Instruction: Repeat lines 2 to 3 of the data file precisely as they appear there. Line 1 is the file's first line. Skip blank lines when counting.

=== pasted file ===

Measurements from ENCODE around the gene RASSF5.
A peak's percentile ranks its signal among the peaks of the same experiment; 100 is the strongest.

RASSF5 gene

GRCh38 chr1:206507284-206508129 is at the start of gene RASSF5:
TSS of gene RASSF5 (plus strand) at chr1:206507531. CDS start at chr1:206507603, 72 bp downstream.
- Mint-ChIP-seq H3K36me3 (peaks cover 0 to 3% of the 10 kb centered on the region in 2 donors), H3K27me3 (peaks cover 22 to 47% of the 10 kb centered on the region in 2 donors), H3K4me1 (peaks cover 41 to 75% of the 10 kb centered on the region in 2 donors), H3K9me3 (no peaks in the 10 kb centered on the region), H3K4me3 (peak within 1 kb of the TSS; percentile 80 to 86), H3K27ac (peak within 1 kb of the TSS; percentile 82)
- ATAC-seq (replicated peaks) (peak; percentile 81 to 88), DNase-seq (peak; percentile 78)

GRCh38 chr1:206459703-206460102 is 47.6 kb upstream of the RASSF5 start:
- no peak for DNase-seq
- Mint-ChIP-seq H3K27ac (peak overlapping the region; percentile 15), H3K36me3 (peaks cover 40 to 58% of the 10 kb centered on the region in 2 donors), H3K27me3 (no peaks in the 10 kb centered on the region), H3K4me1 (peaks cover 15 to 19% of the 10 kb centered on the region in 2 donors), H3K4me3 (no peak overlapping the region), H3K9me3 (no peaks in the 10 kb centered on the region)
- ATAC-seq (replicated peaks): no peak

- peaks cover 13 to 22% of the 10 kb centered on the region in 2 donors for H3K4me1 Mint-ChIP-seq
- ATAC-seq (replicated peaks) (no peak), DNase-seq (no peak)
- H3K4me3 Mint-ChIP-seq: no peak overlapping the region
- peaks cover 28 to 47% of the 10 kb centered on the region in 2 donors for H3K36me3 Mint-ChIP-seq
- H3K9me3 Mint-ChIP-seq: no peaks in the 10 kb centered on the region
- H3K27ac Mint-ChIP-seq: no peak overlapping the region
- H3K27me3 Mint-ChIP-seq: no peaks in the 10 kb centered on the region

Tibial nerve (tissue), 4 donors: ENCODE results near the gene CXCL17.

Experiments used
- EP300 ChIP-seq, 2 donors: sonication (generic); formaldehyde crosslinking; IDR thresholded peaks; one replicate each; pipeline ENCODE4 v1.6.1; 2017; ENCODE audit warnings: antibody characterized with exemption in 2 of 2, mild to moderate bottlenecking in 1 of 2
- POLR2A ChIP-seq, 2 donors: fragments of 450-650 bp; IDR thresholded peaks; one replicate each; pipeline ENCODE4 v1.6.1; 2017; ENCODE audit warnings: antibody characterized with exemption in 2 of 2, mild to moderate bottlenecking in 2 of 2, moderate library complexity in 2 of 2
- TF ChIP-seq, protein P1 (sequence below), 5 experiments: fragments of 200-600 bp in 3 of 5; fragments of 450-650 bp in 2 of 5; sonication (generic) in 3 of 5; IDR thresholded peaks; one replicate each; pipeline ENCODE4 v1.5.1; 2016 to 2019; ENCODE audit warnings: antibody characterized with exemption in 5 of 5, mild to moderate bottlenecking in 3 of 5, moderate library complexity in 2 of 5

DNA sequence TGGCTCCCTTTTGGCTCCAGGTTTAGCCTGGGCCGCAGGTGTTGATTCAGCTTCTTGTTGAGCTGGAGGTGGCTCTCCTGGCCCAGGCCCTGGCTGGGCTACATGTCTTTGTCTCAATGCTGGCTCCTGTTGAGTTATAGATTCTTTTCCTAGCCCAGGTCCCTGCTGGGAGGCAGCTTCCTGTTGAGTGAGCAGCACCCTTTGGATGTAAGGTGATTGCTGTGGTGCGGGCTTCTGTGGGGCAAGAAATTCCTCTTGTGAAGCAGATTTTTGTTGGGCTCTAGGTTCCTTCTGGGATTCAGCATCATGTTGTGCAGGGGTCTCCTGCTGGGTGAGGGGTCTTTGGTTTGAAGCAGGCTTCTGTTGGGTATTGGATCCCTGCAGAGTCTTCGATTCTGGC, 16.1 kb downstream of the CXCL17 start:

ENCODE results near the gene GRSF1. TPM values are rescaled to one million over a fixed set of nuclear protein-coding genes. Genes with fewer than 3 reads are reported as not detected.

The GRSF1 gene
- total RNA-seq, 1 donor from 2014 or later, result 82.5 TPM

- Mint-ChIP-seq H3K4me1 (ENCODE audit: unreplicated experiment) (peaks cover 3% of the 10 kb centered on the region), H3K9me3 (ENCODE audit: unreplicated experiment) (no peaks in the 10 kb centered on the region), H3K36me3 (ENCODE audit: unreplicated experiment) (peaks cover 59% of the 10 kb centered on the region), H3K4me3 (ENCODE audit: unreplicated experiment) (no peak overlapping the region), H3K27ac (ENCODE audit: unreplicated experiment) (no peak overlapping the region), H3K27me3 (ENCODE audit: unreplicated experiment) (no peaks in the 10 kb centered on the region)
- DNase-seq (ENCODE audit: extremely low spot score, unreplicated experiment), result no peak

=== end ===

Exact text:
A peak's percentile ranks its signal among the peaks of the same experiment; 100 is the strongest.

RASSF5 gene